Molded surfboards are durable and hard to damage, the are shaped for the beginner surfers, so you can pick up waves easily.  They are the surfboards that take you from a complete novice to basic level of surfing. The downside of the durability is weight – they are heavier than a custom board. This can cause problems for smaller and weaker surfers. Molded surfboards come in a range of shapes  and sizes from shortboards to longboards, they are designed with lots of width, thickness and volume so they are stable and catch waves easily. Molded surfboards manufacturers: BIC, NSP, South Point…


Mini Malibu, a 7’3″ molded surfboard from BIC. Very popular with beginners.

• PRO: Molded boards are cheap and durable, they are perfect for progressing from novice surfer to intermediate surfer – these boards are long, wide and thick so they are easy to paddle and catch waves easily.

• CON: Molded boards are heavier than custom boards and are unsuitable for high performance surfing. If dinged (which happens rarely) they can soak up water and become very heavy.

• WHO RIDES THEM? Perfect for beginner surfers.

Injection Molded Surfboards

Injection Molded Surfboards look very similar to pop-outs but are stronger and more important – lighter. They are also more expensive. The construction process is the following:

The core of the surfboard or a blank if you will is made in a mold with expanded polystyrene foam (E.P.S.). Expanded polystyrene foam is very light and at the end gives only about 10% of the total weight of the surfboard. EPS core is sometimes hand shaped to remove any irregularities, then it is laminated with multiple layers of fiberglass and epoxy resin. At the end, the surfboard is again placed into a mold where the thermoformed (P.V.T.) top sheet material is heat pressed to the top and bottom of the surfboard. Heat causes the top sheet to bond with the epoxy and for the epoxy to cure.  This is the final addition that makes these surfboards extra strong and because of the light core not much heavier that ordinary custom surfboards.

Again these surfboard also come in a range of shapes and sizes from shortboards to longboards. In comparison to pop-outs they are more performance shaped and aimed at better surfers. Manufacturers that make them are pretty much the same that make pop-outs.


BIC 7’6″ Performer.

• PRO: Injection molded boards are lighter and offer better performance than a pop-outs, still they keep great durability and are available at a very good price in comparison with custom shaped surfboards. They are fast and easy to paddle.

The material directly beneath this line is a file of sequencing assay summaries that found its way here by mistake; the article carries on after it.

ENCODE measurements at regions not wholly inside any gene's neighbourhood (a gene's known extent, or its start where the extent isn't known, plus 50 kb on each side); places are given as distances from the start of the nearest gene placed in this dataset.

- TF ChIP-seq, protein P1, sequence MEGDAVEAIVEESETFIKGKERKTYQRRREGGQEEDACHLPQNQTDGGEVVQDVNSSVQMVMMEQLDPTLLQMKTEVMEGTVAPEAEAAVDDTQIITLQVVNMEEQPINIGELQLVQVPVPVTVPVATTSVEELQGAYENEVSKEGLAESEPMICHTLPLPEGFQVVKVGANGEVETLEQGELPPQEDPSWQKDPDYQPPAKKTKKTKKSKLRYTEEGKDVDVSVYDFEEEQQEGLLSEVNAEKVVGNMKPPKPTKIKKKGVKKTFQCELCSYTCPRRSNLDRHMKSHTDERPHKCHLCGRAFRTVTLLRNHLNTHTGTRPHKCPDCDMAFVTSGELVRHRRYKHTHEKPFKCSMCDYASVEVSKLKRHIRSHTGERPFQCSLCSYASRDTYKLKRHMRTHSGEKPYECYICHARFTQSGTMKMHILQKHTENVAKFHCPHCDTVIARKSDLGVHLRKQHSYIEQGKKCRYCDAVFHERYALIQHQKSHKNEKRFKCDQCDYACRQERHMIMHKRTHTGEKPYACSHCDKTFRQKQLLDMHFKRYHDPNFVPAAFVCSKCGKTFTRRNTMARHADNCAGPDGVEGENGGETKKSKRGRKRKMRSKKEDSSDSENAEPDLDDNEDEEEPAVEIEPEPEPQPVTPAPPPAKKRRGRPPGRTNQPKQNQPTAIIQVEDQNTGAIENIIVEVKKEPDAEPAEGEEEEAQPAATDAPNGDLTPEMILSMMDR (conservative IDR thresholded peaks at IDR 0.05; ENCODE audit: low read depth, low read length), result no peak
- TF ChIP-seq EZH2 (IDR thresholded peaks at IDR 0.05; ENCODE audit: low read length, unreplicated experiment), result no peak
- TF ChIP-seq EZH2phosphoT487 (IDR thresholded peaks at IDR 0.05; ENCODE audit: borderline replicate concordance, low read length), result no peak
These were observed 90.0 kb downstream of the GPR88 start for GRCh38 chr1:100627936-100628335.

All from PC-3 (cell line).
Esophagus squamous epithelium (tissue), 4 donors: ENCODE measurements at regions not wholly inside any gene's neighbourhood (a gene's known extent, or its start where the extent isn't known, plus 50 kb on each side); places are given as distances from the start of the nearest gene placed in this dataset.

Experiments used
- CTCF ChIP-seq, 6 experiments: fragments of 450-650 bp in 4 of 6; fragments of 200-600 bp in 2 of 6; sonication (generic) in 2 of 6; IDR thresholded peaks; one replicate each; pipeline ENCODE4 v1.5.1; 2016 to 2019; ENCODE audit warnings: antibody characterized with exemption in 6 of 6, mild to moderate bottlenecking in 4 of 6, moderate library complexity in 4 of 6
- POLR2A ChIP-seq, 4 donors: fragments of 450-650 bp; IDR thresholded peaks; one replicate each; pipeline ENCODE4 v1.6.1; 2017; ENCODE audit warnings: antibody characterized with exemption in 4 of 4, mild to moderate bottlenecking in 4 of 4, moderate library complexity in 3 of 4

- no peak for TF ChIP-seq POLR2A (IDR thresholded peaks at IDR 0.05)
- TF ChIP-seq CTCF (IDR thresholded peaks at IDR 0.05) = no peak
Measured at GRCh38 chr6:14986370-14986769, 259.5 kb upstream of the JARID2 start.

• CON: They are more expensive than pop outs and still heavier that custom made boards.

• WHO RIDES THEM? They are aimed at beginners and intermediate surfers.

Soft Surfboards

These are made from a semi-rigid inner foam core blown in a mold which is covered with a soft foam exterior. They are very user friendly, they come in a variety of shapes and sizes and the Soft top surfboards are probably the most ideal surfboards to start on. They are shaped to have lots of volume and stability so you can catch lots of  waves and be more stable when you are trying to stand up. They soft deck reduces the risk of accidents and injuries. All these are the reasons that soft surfboards are widely used in surf schools.

But if you are considering buying your own surfboard then perhaps a slightly more progressive surfboard would be more suitable. You can outgrow a soft surfboard quite quickly.


A soft surfboard.

• PRO: Soft boards are extremely safe and generally very durable. They inspire great confidence in beginners. Soft surfboards are big, float well and you catch waves easily.

• CON: Soft surfboards are heavier than a traditional custom surfboards and progression with them is limited, they are only suitable for performing basic maneuvers.

• WHO RIDES THEM? First time surfers, children, surf schools.


These are made in a similar fashion to softboards but are under 5ft in length and are designed to be ridden lying down or whilst crouching on one knee. They are ideal for beginners and experts alike and can be used in all types and sizes of waves.

Surfboard Types

egg-surfboard-250x350Are you searching for a new surfboard? Even more than construction, shape determines which surfboard is good for your surfing level and for the conditions you surf in. What kind of different surfboard types and shapes can be made using these construction techniques? This ultimate surfboard type guide explains surfboards from shortboards, longboards, hybrids, fishes to kneeboards, mini simmons, alaias and everything in between. And if you decided that you want a custom made surfboard then here are a few tips for you.


  • shlomi says:

    fire wire?

  • lew lansdon says:

    how can i make a mold to make plyurethane foam blanks? im a 21 year old that loves surfing and makeing boards and i want to make the blank the boards made out of so i can say i made it from ground up please right me back thank you?

  • 3G says:

    Hi Lew, ugh that’s a bit advanced :o I think first you need a shape that will become a model for your mold, usually you would cover the model with a special paste that prevents your mold from sticking to the model, but if you would take a foam blank as a model that paste might not work. Then you make a fiberglass mold around your model and reinforce it with steel wire. Make sure you make the mold in such way that the top and bottom part can be separated, so you can open it later. I’m not sure what kind of chemicals do you use to make foam, so fiberglass mold might not work :o I heard blank companies use concrete molds.